I hate war. There’s so much politics. There’s so much suffering. There’s so much death. I never want people to have to experience the horrors of war. As a Christian, I individually want to “turn the other cheek” and “love my enemy.” However, these are instructions for individual Christians, and not written to governing officials. For countries, there is a time to go to war. There are some good reasons we should go to war. There are instances in which we realize that sacrificing human lives is worth it. Even with a list like this, each will be justifiable at the surface; yet we know that perspective and politics can shape and reshape ones viewpoint. But an answer for a nation cannot be to never go to war because of its dangers. The cost is too great. Too much evil can take root in the world. So with that thought, let’s begin:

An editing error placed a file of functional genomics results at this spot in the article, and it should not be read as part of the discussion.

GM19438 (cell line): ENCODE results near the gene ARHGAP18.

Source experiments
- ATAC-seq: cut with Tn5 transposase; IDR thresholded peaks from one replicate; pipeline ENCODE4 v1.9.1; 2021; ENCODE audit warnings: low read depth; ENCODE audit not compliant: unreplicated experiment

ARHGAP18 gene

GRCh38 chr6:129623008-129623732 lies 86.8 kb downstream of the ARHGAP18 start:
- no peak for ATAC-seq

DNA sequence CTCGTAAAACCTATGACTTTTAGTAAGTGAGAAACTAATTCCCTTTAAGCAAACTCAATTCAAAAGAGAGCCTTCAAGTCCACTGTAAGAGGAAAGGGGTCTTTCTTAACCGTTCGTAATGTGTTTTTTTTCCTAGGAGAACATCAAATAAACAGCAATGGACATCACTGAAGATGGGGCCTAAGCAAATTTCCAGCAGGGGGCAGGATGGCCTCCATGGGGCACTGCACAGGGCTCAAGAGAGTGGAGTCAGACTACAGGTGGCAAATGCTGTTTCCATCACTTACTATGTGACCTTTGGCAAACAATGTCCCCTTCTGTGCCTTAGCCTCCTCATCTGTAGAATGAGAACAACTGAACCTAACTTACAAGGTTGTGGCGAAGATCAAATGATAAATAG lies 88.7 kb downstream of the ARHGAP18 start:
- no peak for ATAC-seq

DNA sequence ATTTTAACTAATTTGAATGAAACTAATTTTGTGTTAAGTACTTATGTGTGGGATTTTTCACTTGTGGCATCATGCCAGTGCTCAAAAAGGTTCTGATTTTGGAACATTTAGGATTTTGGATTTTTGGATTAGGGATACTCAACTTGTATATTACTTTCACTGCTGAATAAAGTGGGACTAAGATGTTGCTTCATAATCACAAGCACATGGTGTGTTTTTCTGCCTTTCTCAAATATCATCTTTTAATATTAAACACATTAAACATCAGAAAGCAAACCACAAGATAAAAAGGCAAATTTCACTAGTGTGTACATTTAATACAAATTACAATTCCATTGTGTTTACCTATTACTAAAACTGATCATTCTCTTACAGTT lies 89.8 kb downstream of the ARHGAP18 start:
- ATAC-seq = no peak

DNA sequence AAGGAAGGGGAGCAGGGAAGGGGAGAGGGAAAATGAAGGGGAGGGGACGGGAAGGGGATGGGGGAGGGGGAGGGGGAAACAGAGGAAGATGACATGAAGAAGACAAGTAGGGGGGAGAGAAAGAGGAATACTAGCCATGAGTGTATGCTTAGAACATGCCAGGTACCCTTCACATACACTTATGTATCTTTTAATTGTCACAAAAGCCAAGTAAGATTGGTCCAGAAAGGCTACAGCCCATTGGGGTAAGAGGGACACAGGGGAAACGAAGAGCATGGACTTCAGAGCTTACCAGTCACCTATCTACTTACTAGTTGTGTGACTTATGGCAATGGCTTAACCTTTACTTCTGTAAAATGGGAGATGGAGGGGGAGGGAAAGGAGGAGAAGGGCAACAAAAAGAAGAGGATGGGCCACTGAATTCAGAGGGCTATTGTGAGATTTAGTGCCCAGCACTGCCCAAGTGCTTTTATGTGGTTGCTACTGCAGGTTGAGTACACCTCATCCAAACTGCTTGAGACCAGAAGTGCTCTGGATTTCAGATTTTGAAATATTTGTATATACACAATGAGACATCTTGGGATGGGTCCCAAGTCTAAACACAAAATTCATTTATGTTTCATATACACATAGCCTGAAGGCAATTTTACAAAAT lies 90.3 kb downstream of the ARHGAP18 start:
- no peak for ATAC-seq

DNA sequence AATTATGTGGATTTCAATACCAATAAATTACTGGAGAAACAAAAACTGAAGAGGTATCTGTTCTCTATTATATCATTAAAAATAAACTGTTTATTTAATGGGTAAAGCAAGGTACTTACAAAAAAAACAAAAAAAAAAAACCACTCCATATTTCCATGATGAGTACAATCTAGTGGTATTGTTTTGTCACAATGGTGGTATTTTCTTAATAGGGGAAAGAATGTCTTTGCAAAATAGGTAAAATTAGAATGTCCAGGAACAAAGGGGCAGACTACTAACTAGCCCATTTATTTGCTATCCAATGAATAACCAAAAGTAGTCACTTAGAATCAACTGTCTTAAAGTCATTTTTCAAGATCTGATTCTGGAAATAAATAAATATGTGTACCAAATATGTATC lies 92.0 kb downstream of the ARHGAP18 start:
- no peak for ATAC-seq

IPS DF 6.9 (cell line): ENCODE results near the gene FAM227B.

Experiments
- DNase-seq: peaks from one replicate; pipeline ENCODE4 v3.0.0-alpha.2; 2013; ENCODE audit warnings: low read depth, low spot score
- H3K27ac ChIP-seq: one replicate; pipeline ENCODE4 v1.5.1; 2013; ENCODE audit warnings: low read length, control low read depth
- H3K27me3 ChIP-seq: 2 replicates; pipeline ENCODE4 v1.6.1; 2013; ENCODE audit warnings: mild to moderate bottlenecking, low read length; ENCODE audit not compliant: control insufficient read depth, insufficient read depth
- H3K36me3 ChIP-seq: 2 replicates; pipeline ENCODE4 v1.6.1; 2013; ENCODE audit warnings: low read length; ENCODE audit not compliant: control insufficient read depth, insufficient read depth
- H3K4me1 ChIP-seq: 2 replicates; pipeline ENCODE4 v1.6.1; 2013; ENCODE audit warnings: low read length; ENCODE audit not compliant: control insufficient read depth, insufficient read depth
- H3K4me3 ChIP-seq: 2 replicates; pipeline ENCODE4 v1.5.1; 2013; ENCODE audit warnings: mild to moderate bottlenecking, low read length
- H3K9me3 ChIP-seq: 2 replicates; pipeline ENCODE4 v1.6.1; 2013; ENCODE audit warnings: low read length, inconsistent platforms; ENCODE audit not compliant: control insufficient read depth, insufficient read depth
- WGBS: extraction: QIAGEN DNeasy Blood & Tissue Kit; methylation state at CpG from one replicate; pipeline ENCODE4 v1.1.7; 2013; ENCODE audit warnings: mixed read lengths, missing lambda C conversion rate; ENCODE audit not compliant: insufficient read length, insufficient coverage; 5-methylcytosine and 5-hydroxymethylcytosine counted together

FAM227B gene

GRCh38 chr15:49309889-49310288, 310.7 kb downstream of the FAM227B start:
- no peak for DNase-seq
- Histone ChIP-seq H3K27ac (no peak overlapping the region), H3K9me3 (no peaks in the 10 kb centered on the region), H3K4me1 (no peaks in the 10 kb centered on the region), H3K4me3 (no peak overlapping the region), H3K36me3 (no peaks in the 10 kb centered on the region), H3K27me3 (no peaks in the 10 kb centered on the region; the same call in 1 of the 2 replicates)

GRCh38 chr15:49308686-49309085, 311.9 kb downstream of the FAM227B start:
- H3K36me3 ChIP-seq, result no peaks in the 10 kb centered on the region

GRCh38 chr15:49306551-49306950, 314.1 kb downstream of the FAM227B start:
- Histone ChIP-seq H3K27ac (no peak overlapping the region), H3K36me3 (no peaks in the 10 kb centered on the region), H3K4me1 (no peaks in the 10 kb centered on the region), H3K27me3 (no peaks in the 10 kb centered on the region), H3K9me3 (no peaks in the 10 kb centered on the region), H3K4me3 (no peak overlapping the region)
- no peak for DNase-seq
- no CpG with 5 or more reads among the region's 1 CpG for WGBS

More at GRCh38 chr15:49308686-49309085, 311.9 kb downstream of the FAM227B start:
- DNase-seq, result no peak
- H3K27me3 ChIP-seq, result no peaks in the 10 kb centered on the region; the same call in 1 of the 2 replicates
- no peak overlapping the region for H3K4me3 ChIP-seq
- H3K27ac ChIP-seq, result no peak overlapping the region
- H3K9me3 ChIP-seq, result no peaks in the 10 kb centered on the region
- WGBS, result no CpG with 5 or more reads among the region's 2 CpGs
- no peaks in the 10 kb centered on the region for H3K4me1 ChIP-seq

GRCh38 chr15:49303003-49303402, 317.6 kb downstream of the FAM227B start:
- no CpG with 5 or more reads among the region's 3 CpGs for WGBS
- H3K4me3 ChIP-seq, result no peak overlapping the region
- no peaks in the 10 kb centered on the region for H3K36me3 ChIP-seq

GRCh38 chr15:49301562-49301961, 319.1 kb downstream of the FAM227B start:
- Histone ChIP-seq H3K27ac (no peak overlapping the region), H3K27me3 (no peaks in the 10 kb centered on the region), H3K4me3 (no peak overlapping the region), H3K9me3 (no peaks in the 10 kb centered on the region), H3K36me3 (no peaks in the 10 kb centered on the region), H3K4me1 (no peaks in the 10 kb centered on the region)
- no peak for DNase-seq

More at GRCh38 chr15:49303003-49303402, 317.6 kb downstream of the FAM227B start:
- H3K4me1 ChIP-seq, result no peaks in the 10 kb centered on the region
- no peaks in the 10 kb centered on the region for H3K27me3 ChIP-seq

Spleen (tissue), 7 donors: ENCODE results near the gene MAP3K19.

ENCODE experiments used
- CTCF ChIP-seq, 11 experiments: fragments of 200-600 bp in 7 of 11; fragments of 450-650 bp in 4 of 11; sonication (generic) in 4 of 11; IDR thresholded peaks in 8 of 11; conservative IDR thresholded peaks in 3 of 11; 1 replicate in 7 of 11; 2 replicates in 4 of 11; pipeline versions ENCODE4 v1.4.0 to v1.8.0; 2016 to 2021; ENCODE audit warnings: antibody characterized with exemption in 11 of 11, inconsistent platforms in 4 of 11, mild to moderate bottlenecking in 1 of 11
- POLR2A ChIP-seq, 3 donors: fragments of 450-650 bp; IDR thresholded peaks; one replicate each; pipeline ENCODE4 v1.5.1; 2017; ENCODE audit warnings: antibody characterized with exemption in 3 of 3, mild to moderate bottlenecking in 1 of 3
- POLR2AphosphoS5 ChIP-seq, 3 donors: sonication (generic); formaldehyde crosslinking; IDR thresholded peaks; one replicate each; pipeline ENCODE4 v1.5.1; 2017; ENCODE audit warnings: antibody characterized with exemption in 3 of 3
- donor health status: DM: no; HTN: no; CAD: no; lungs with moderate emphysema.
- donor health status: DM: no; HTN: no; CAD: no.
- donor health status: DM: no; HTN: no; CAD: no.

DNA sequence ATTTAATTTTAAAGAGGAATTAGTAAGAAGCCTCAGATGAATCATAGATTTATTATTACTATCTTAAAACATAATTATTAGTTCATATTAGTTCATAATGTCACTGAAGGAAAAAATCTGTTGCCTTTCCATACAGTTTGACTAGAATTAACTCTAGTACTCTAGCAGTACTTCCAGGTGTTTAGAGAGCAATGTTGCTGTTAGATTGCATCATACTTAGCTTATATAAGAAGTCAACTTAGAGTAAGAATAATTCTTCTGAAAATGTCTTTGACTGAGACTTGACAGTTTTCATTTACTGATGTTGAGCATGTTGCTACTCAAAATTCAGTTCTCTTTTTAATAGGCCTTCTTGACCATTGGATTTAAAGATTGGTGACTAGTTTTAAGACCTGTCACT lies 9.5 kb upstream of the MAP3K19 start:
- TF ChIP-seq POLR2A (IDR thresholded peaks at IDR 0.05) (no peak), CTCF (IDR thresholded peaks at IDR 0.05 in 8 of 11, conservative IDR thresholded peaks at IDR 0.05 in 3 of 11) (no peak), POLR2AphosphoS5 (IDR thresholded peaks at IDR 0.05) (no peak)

1) Defense: If your country is invaded or attacked you must defend your country and neighbors. To not do so, would bring more calamities on your people. A government has a God-given responsibility to protect its citizens. Obviously such attacks should never be provoked, but defending ones self, family, and property is a pretty basic human right. Now in the defense of ones country, how far can one go? Can more land be taken than previously held? I think of the 6-Day war fought in 1967 by Israel against Egypt, Jordan and Syria. Egypt halted all Israeli ships from entering the Red Sea – an important shipping route. Israel had warned that this would be an act of war back in 1948. Egypt then lined-up their military along the border in a “defensive posture.” Israel then attacked, almost completely taking out Egypt’s air force. Obviously this was controversial, but most conclude this action was a preemptive defensive strike. Now once Jordan and Syria attacked from the north and the east, Israel found itself in all out war with its neighbors. Yet they once again drove the enemy back. Now their previous position didn’t allow them to have enough natural barriers to defend their territory, so they pushed their adversaries back to a defensible position. If you are defending your nation, can you subsequently take more territory? In this particularly case (feel free to read more about it yourself) I feel like because of the events leading up to this (such as snipers shooting at civilians from hill tops for the previous 20 years) that Israel is within its rights to keep those additional territories for defense purposes. They had chances to totally crush especially the Egyptian military, but stopped at Cairo. They have even since returned certain lands to Egypt and Jordan to prove their desires for peace. Obviously this was a complicated case, but the bottom line is: defending ones country is a legitimate reason for war